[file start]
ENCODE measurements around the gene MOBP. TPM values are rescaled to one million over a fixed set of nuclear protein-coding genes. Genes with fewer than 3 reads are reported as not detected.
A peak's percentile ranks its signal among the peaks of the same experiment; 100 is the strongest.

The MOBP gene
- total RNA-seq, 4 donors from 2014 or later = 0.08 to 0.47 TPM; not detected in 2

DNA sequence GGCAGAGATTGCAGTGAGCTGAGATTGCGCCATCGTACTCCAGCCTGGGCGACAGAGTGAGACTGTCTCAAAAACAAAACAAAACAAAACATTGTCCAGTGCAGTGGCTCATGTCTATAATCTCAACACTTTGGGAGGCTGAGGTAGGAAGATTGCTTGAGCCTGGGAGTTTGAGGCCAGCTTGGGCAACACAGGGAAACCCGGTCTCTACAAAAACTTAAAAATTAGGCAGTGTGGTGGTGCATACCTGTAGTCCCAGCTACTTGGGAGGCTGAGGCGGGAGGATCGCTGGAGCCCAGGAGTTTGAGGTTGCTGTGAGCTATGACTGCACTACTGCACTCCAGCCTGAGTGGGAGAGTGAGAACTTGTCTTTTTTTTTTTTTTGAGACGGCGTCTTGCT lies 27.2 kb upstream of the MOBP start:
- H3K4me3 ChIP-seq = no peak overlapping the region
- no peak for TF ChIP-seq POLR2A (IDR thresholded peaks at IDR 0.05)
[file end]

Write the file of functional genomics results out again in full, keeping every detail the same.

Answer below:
ENCODE measurements around the gene MOBP. TPM values are rescaled to one million over a fixed set of nuclear protein-coding genes. Genes with fewer than 3 reads are reported as not detected.
A peak's percentile ranks its signal among the peaks of the same experiment; 100 is the strongest.

The MOBP gene
- total RNA-seq, 4 donors from 2014 or later = 0.08 to 0.47 TPM; not detected in 2

DNA sequence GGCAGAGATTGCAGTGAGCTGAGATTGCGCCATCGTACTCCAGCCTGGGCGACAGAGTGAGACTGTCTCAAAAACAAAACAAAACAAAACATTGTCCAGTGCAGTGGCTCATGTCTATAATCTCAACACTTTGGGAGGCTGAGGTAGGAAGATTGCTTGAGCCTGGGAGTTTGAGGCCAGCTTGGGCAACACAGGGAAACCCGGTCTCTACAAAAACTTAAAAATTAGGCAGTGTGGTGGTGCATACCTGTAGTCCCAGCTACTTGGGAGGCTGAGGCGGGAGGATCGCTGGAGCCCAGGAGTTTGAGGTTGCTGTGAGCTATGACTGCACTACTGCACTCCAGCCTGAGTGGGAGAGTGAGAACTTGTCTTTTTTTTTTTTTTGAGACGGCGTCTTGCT lies 27.2 kb upstream of the MOBP start:
- H3K4me3 ChIP-seq = no peak overlapping the region
- no peak for TF ChIP-seq POLR2A (IDR thresholded peaks at IDR 0.05)